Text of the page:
Editorial from the Carleton Place Herald, July 28, 1914

 

 

The Carleton Place Herald

Tuesday, July 28, 1914

 

“Twenty-five workmen were deported from Ottawa a few days ago by the Borden Government because there was no work in Canada by which they could earn a living.  Does anyone remember deportation for such a reason in the days of Laurier?

In the last four years of the Laurier Government the total expenditure of the Dominion was increased by $11,133,000.  In the first two years of Borden rule the expenditure was increased by $24,285,000.  “Dash away and spend the money” is the Borden policy – and the people pay.

Talking about the gold supply, the Wall St. Journal says that Cecil Rhodes and Hammond changed the entire economic situation of the world in a conversation over a South African camp fire.  Surely the economic control of the world ought to rest with those who produce food and other things that are more useful than gold. –Toronto Star.

Freight rates on the Government railway were increased by the Borden Government.  The working hours of employees on the road have now been reduced and men’s earnings lessened while foreign laborers have been imported to do work which was denied native born citizens.  Workmen and the public generally both suffer from the methods.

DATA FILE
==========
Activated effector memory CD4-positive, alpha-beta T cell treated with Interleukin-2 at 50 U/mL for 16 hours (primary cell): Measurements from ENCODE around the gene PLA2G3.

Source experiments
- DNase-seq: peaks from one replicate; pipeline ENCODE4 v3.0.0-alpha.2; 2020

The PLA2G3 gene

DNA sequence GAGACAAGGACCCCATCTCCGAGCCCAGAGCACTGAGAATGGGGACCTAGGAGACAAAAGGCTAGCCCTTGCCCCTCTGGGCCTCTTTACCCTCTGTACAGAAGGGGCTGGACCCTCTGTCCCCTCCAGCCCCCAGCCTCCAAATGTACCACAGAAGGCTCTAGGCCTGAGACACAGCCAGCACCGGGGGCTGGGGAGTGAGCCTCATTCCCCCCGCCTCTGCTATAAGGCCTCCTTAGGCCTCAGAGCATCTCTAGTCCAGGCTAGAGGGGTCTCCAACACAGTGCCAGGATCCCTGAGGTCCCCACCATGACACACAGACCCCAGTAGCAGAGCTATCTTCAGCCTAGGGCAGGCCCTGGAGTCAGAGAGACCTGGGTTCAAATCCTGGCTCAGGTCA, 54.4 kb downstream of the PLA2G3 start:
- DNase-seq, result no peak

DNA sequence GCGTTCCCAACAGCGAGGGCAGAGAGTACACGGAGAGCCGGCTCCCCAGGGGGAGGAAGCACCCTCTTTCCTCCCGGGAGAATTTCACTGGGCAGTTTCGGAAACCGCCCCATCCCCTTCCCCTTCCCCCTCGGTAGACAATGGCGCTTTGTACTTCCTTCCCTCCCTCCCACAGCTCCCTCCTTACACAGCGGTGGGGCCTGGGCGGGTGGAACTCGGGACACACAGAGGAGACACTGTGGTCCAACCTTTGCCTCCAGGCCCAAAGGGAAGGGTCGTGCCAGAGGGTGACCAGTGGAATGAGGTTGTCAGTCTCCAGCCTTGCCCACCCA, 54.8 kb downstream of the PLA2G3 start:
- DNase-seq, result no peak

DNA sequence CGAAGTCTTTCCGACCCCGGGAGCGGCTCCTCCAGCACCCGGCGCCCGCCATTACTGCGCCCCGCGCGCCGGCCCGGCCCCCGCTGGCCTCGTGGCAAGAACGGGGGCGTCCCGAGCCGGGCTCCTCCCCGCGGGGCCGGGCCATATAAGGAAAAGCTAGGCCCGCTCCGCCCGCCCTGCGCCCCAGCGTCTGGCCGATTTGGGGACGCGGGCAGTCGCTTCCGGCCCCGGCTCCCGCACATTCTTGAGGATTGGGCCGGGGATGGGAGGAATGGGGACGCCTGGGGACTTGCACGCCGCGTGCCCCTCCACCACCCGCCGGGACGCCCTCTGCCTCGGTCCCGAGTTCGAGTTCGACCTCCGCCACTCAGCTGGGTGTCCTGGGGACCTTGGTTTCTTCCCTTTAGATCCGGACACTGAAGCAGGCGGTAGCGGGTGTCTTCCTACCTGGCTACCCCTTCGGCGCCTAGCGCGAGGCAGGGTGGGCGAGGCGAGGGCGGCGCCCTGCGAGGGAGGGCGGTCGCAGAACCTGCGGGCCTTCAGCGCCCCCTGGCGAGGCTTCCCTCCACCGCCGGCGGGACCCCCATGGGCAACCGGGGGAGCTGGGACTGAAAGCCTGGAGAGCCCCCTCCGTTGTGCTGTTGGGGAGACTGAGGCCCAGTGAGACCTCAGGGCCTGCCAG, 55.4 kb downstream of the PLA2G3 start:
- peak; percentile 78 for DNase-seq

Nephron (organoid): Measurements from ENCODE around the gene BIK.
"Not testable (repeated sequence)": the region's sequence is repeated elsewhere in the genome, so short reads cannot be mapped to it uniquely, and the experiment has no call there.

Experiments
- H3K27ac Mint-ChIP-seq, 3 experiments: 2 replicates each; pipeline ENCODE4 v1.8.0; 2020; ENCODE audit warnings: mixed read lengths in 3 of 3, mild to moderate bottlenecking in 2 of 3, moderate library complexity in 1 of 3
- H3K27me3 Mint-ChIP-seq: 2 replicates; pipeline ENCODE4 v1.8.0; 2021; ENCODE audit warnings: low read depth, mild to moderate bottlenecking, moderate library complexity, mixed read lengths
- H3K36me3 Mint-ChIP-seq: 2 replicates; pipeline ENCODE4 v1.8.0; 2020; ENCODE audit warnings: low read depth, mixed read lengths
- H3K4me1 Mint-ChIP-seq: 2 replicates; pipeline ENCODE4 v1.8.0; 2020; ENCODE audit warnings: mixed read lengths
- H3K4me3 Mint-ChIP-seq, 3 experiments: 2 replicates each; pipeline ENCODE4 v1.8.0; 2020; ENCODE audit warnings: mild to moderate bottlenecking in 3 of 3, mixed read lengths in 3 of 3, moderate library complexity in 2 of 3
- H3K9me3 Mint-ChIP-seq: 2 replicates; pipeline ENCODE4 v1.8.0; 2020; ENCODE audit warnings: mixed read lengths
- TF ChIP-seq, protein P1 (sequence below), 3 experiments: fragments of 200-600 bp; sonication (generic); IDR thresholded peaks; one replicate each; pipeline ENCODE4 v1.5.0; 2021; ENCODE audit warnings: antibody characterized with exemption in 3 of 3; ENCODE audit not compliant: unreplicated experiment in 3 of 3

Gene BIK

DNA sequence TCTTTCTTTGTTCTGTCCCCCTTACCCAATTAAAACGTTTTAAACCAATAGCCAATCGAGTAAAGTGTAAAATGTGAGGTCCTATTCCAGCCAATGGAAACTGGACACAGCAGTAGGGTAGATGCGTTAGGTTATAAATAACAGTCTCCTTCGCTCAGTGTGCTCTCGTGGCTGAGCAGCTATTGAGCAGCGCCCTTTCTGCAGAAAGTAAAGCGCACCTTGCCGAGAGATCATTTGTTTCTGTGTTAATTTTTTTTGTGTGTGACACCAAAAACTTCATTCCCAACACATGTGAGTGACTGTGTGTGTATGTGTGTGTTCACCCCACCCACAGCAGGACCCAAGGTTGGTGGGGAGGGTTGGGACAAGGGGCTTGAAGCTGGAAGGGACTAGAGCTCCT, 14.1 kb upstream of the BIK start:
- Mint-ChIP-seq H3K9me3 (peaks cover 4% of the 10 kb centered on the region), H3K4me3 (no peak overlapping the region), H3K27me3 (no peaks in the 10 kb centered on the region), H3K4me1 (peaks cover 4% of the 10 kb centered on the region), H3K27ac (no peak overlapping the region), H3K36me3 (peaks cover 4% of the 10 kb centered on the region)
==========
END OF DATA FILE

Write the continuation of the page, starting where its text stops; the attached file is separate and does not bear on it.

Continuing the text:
Since hard times have come and unemployment has become so widespread, it may be no unmixed evil that immigration is falling off by many thousands.  It is a startling commentary upon the checking of Canadian progress, however, that in the past six months there was a decline of 59 per cent in the emigration from Great Britain to the Dominion.  In June, the figures were even more startling for the decline in emigration from the United Kingdom to Canada was no less than seventy per cent.  Since depression, financial stringency and unemployment have been substituted for the prosperity and expansion which Canada knew during all the years of Liberal administration, the Dominion has ceased to be the land of promise and attraction to our fellow Britishers in the Mother Country.  Nor is it in Britain alone that Canada has ceased to be the land of promise and attraction.  Figures recently issued at Washington show that the flow of American settlers to the Dominion has greatly decreased since the Hard Times Government took office.  During the eleven months ending with May 31st, 1914, the American emigration to Canada practically stood still and, on the other hand there was an increase of six or seven thousand in the number of persons leaving Canada for the United States as compared with the number entering the republic from the Dominion in the full 12 months of 1912.  Comment upon such facts and figures is unnecessary.”

 

 

 

 

 

 

 

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